City engineers and other agency partners with the Ada County-wide team working to manage flood response today will begin preparations to install a 2,000-foot-long, four- to two-foot-tall “muscle wall” flood barrier. The structure is similar to the wall constructed to protect a gravel pit near Eagle Island last month.
Zoo Boise managers and emergency responders are taking the proactive step because of the difficult logistics, expense and potential stress to animals if relocating the zoo’s more than 200 animals became necessary. Additionally, federal water managers are now saying that this week’s significantly warmer weather and quickly shrinking capacity in upstream reservoirs means that notice of river flow increases could come just 24 hours in advance. That would give zoo managers little time to plan an animal evacuation, if needed.
“We are doing this out of an abundance of caution to ensure we are not faced with planning a full-scale evacuation of zoo animals on short notice,” said Doug Holloway, director of parks and recreation for the City of Boise. “The investment to protect the animals and zoo property is a good one, given the circumstances.”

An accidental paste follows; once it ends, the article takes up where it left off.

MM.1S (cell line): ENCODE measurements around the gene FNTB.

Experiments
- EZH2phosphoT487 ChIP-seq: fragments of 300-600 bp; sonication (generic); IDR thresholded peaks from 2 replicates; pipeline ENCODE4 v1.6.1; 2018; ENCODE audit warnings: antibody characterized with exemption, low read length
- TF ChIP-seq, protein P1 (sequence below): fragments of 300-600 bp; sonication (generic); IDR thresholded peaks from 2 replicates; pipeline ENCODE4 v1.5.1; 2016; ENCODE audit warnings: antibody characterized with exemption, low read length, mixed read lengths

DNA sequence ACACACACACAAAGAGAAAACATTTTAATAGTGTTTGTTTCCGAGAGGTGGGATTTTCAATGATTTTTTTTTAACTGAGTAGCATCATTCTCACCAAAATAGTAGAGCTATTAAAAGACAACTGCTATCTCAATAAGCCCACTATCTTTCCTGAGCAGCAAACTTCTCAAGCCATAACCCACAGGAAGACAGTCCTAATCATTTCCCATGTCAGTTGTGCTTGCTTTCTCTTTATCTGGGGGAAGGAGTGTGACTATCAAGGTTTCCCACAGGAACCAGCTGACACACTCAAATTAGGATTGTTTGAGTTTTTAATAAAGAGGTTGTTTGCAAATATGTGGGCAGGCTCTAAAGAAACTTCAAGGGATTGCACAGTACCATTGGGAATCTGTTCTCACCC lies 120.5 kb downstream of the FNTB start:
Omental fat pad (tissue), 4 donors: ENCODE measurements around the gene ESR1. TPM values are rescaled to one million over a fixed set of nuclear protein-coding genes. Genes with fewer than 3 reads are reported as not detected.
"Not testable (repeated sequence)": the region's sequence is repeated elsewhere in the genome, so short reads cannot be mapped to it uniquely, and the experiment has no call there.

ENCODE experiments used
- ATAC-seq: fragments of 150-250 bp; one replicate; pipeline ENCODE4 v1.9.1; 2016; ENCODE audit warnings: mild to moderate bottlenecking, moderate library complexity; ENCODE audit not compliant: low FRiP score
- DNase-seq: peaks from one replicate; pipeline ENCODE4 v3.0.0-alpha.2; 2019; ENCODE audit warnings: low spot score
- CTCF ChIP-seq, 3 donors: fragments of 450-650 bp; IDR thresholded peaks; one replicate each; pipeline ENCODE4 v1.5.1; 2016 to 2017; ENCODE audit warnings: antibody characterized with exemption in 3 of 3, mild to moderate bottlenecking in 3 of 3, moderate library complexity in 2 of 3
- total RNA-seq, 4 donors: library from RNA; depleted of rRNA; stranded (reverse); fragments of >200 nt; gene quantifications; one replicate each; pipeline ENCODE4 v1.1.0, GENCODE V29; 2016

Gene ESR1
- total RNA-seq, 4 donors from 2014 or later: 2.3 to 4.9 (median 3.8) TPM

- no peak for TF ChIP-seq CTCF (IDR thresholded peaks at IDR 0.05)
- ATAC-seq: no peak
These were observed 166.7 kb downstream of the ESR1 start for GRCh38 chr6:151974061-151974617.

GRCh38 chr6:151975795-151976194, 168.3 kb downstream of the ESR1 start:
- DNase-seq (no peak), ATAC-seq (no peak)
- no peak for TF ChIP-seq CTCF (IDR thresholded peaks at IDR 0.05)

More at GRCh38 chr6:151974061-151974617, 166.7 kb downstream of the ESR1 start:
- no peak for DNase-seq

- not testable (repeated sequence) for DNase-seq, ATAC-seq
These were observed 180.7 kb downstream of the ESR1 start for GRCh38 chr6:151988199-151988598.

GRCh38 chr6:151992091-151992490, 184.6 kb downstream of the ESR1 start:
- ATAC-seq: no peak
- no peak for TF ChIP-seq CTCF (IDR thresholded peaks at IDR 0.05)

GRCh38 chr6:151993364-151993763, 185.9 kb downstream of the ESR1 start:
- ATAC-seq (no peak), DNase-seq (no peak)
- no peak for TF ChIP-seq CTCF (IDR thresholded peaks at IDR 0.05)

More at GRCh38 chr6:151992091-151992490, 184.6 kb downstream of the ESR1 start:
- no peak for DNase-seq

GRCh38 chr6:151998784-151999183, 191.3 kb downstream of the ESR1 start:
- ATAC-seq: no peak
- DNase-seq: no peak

The construction of the flood barrier will force the closure of Julia Davis Drive between the bandshell and tennis courts. Friendship Bridge, the pedestrian bridge between Boise State University and Julia Davis Park, will remain open to through-traffic for pedestrians and bike traffic. However, the Greenbelt through the park and the entire city remains closed due to the high water and safety concerns.
“The conditions on the Boise River and the Greenbelt become more dangerous as time goes by and the water undermines the tree roots and the foundation of the Greenbelt,” said Boise Fire Chief Dennis Doan. “These conditions are potentially fatal to the public and first responders. We ask all residents to respect this closure to prevent any tragedies.”
Evacuating the more than 200 animals at Zoo Boise would cost approximately $500,000 to $600,000, plus post-flood clean-up costs and revenue lost with the zoo’s closure. Additionally, such a move would could be extremely stressful to many of the animals. The flood barrier is expected to cost approximately $130,000 and cause animals little or no concern. Of that cost, $118,500 will be covered by grant funds from Ada County Emergency Management. Installation is expected to take one or two days and the barrier will remain in place until the zoo is no longer threatened by high water.
Currently, the Boise River is flowing at approximately 9,300 cubic feet per second. While federal water managers have no immediate plans of increasing those flows, they have warned city and county officials that current weather conditions likely mean advanced warning of just 24 hours if and when increases are necessary – much shorter than the three- to four-day window of previous weeks.